Friday, 4 May 2018

The Man From the Diogenes Club

Kim Newman
Titan Books

The debonair psychic investigator Richard Jeperson is the Most Valued Member of the Diogenes Club, the least-known and most essential branch of British Intelligence. While foiling the plot of many a maniacal mastermind, he is chased by sentient snowmen and Nazi zombies, investigates an unearthly murderer stalking the sex shops of 1970s Soho, and battles a poltergeist to prevent it triggering nuclear Armageddon. But as a new century dawns, can he save the ailing Diogenes Club itself from a force more diabolical still?
Newman’s ten mischievous tales, with cameos from the much-loved characters of the Anno Dracula universe, will entertain fans and newcomers alike.

For the last few years Titan Books have been reprinting Kim Nerwman's novels such as the Anno Dracula series, An English Ghost Story, Professor Moriarty and The Secrets of Drearcliff Grange School and now they've finally got to the one I've been waiting for.

There was much to like in the first Anno Dracula book - and by much I mean loads - but the part that really resonated with me was the use of Arthur Conan Doyle's Diogenes Club as the base of the secret service under the guidance of Mycroft Holmes.  A quick search showed me that Newman had written three books around this club and that they were now commanding eye-watering prices.  Well, the first one has finally been reprinted and it was well worth the wait.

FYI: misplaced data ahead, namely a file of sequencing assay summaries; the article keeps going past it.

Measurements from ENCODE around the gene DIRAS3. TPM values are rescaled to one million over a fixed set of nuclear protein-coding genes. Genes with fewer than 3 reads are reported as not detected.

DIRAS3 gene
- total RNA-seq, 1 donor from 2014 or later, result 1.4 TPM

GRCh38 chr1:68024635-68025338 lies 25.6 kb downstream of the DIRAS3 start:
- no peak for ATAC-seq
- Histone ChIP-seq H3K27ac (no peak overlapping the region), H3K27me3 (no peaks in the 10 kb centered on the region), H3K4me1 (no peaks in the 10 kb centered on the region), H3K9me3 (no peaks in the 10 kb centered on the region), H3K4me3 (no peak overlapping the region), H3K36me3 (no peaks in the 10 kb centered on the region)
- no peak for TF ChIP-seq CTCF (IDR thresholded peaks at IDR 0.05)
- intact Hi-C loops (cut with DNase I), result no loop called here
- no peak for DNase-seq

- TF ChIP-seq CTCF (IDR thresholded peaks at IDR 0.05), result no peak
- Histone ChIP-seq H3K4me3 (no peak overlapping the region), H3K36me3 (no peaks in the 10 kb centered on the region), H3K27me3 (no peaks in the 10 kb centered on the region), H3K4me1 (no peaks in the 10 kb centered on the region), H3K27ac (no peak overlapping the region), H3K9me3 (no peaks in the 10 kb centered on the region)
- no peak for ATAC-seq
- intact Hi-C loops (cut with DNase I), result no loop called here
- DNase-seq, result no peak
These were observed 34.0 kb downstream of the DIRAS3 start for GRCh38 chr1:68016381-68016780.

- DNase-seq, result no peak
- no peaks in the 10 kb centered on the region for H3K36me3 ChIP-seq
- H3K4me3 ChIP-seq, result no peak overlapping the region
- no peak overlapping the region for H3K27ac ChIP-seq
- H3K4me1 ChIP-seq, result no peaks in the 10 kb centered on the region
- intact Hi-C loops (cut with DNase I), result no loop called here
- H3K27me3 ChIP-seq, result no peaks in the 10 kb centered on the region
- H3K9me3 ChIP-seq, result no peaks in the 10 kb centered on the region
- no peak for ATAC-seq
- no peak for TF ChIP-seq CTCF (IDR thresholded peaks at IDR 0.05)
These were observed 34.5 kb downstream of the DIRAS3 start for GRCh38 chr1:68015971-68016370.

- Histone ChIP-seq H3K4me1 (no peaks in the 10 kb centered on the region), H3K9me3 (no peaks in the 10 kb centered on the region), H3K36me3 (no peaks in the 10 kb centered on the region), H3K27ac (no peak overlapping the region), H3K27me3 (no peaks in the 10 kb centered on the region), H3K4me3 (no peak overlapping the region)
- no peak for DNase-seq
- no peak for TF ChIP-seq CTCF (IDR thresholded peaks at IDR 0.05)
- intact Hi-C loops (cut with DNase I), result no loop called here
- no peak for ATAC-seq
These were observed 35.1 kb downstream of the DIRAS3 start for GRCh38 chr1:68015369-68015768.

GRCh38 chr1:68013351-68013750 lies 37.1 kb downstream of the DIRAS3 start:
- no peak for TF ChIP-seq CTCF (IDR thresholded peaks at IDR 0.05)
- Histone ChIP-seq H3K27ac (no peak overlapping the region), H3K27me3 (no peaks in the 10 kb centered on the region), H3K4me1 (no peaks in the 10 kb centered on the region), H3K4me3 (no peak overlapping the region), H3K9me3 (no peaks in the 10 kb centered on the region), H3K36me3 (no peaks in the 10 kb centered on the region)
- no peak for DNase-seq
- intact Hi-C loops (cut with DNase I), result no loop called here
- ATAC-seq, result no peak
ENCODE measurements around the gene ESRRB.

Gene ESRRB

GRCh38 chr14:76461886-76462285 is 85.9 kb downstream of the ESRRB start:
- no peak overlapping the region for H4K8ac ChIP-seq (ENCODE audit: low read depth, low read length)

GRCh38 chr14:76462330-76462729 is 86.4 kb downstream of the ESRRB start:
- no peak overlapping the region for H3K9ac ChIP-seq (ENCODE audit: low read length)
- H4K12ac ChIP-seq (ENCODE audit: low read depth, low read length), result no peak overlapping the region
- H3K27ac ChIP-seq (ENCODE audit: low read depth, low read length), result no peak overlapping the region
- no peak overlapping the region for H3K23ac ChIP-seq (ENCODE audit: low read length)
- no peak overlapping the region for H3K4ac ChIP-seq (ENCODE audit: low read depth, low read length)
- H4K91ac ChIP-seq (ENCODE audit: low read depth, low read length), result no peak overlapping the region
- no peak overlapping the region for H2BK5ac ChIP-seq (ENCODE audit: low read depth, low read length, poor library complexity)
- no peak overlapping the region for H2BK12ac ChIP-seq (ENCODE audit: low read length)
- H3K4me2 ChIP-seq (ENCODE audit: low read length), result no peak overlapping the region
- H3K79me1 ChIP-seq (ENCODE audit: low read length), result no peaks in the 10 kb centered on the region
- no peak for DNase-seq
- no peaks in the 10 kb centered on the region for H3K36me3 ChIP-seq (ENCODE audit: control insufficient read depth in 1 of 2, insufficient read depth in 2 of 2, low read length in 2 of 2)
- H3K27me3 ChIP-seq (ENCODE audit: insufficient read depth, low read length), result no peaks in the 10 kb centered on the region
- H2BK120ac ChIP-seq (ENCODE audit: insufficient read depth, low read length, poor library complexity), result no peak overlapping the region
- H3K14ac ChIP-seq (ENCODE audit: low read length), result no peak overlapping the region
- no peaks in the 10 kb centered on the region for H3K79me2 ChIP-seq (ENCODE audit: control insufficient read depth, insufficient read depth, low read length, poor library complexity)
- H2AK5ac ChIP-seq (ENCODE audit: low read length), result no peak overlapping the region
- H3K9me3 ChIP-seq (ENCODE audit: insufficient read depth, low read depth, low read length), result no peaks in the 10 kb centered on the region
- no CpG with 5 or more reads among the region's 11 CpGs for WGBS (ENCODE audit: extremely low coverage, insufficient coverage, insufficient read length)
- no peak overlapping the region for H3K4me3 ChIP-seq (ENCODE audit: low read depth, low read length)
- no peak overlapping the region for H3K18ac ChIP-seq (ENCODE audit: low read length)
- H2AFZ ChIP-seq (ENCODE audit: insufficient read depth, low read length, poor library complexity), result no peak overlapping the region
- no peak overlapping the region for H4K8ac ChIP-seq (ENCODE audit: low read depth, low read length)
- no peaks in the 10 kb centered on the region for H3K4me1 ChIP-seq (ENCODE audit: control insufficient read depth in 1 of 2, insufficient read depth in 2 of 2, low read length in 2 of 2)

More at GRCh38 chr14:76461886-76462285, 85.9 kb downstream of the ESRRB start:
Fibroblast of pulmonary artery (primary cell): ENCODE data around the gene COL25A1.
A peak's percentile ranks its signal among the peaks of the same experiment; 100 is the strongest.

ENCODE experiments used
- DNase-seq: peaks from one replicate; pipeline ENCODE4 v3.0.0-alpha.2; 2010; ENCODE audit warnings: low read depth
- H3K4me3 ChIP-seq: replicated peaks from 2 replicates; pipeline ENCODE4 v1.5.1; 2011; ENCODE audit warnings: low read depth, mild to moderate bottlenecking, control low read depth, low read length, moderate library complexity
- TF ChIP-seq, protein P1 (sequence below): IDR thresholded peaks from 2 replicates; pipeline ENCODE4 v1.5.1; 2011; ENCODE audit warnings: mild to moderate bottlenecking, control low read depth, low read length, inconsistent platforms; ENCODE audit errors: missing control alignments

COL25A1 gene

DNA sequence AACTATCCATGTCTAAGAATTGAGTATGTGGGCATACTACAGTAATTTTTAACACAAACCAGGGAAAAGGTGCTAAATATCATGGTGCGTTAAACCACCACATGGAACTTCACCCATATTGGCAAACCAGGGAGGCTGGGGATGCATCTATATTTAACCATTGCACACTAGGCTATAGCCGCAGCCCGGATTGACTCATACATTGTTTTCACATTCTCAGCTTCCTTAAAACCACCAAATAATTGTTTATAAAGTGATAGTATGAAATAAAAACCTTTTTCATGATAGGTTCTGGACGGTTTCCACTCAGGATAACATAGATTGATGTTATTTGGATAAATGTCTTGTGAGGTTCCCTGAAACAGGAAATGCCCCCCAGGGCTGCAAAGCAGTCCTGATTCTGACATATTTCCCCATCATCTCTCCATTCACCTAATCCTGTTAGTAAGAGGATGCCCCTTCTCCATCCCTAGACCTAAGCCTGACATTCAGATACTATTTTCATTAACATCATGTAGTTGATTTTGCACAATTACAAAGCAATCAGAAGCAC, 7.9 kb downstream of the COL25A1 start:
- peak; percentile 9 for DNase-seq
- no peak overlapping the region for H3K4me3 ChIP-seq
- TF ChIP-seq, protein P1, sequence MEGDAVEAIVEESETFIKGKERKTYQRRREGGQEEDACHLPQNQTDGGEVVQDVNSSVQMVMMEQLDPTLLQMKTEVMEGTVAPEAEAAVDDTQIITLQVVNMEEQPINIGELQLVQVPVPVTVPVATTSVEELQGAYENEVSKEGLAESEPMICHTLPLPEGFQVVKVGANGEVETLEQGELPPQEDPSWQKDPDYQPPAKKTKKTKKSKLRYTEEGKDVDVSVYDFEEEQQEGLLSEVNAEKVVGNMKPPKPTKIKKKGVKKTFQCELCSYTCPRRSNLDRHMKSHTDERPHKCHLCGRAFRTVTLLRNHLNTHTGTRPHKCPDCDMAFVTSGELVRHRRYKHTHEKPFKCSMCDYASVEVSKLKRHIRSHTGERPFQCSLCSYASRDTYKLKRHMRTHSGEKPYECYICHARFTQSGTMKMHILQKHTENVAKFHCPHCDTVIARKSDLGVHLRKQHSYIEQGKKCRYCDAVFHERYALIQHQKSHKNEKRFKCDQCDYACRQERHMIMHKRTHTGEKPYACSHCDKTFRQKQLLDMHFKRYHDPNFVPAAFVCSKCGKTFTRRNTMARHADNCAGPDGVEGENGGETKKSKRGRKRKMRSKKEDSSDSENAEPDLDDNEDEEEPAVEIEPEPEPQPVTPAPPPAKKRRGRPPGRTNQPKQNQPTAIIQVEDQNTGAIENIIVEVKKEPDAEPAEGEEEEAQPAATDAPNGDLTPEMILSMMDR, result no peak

This first collection of Diogenes stories focuses on flamboyant psychic investigator Richard Jeperson as he rampages around 1970s and 1980s (and into the 90s) England battling zombie nazis, witches, golems, snowmen, ghost trains and evil geniuses.  Jepperson is a pitch perfect amalgam of all your favourite spy-fi characters such as Jason King (who he looks like) and John Steed mixed with a healthy splash of the Jon Pertwee incarnation of the Doctor and a heritage of psychic detectives and adventurers such as Thomas Carnacki and Flaxman Low.

It's a glorious romp of a book and is tremendous fun throughout.  It feels like an unapologetic return to the pulp horror supernatural shenanigans of the era of it's setting.  There is so much fun to be had here cavorting around the last quarter of the 20th century and taking in the sites and sounds of the secret history of these decades and for those of you who weren't born or were elsewhere there's even a handy glossary of some of the more particular references although - and this is something mentioned in a story ('The Man Who Got Off the Ghost Train') but isn't featured in the glossary - as a Welshman and as a fan of the admittedly unattractive looking stuff I need to add that 'lava bread' (sic) is neither dry nor in fact bread but this is my tiny obligatory quibble with what is fantastic collection and a joyful mash up of all the best supernatural and sci-fi shenanigans of 60s and 70s British TV and is heartily and unreservedly recommended.

Buy it here - The Man From the Diogenes Club

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